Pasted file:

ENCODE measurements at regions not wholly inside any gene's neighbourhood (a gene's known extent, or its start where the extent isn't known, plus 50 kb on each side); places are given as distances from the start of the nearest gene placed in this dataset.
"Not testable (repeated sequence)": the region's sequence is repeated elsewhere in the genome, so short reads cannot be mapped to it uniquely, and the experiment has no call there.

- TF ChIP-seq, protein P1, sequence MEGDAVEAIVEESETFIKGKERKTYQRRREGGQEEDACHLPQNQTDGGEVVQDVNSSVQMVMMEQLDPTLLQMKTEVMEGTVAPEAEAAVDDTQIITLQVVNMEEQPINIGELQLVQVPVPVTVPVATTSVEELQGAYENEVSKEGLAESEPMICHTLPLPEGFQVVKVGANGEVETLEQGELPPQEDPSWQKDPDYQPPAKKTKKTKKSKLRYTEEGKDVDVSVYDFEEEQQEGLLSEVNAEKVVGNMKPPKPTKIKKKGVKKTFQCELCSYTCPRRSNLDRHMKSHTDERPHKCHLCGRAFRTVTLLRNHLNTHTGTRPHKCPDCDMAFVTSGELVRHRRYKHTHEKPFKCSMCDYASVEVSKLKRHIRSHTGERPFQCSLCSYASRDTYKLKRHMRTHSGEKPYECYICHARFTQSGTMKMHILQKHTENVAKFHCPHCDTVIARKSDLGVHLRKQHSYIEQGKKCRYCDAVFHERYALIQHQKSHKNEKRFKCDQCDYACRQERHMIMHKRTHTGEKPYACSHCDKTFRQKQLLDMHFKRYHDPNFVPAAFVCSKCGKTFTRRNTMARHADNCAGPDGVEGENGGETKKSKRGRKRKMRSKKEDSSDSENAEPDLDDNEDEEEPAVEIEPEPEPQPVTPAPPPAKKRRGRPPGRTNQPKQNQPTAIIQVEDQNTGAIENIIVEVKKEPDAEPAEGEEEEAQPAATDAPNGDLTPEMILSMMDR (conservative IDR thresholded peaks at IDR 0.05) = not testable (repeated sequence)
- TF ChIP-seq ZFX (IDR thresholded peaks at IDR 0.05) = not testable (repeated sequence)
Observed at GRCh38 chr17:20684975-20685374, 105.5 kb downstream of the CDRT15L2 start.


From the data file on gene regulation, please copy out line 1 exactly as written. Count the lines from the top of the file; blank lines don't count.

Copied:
ENCODE measurements at regions not wholly inside any gene's neighbourhood (a gene's known extent, or its start where the extent isn't known, plus 50 kb on each side); places are given as distances from the start of the nearest gene placed in this dataset.